There are two transitions happening on this site (at the moment anyway). One is in the header. When you hover over the text “CSS Snippets”, it rotates up. The rotation is actually done with the “transform” property, not “transition”. The transition part is that you can see it rotate up from the starting position to the ending position, instead of just jumping.
The other transition is when you hover over an item in the main menu. The color fades to the hover state, it doesn’t just change colors automatically.
Like many things in CSS you can specify the different parts of the transition individually, or with shorthand. I will be using shorthand unless I have a reason to not use it.
-webkit-transition: .2s all linear; -moz-transition: .2s all linear; -o-transition: .2s all linear; transition: .2s all linear;
This is a very simple starting point for transitions. Add this snippet of code to your regular state (for example add it to the css for #navigation li a), not the hover state. If you declare your transition on the regular state, it will perform the transition in both directions, and you won’t have to account for other states like focus or active. When this code is added to the regular state of something on your page, when the hover state is activated (or your return to regular state), the changes in properties will be transitioned over .2 seconds.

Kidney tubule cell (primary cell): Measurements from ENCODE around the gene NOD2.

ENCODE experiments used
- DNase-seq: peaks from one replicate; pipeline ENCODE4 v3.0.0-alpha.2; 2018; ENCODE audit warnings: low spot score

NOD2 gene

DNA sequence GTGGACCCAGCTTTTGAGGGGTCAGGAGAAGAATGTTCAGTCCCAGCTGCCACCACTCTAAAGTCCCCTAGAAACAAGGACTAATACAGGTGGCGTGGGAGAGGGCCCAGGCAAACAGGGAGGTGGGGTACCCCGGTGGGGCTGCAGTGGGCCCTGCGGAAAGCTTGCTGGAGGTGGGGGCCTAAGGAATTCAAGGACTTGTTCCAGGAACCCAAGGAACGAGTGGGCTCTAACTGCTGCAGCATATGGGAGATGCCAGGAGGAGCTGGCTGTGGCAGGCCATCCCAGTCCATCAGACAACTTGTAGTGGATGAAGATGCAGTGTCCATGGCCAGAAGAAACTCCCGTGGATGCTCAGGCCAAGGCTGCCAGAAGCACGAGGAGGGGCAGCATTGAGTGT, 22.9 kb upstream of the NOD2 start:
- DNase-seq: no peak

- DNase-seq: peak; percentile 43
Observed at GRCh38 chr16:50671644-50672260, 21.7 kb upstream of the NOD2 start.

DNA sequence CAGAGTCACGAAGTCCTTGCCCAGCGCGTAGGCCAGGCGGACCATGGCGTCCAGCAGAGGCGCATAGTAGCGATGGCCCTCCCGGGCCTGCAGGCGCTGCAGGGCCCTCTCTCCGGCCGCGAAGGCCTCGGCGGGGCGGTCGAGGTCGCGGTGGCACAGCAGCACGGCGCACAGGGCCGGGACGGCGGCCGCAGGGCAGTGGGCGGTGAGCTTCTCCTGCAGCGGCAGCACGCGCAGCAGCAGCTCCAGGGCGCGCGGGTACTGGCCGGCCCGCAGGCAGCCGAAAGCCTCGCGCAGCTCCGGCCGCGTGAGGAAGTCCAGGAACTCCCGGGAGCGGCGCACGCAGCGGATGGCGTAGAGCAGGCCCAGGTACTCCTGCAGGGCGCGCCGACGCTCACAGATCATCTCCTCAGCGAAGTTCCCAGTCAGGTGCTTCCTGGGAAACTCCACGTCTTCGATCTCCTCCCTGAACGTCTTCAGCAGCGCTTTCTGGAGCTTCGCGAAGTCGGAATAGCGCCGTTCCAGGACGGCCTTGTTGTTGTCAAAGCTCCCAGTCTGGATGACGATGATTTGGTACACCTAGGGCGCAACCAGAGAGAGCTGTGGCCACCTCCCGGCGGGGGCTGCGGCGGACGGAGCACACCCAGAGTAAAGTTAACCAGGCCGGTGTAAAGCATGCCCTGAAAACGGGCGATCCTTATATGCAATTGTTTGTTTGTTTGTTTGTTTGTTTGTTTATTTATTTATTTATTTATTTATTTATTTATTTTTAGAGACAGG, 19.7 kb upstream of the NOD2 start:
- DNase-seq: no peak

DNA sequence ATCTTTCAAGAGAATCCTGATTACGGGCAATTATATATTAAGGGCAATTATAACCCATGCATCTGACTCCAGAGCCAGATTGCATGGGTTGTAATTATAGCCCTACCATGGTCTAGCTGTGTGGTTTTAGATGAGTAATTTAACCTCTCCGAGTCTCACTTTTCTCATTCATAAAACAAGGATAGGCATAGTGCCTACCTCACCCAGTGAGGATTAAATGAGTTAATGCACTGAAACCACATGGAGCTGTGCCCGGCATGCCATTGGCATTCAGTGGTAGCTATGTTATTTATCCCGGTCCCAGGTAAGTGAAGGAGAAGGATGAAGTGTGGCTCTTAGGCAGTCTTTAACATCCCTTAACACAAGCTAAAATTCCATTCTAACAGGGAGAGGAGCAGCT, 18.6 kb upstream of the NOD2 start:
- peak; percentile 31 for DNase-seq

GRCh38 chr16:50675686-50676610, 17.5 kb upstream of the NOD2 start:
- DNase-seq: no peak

The first value is the duration or the transition. The second value is what do you want to transition. “All” will make sure any property that is changed between regular state and hover state gets transitioned. You don’t need to transition all of them, however. Many different properties can use a transition, see this for a list of properties.
The last value is the timing function. For simple transitions, I find “linear” to be fine, however, there are other choices that may work better in some situations.
You can also add a delay, but it can feel weird to the user delay the transition, on simple hovers. There are interesting things you can do with it, however.
The W3C documentation can explain this property in more detail. I will have more specific examples of transitions in the future.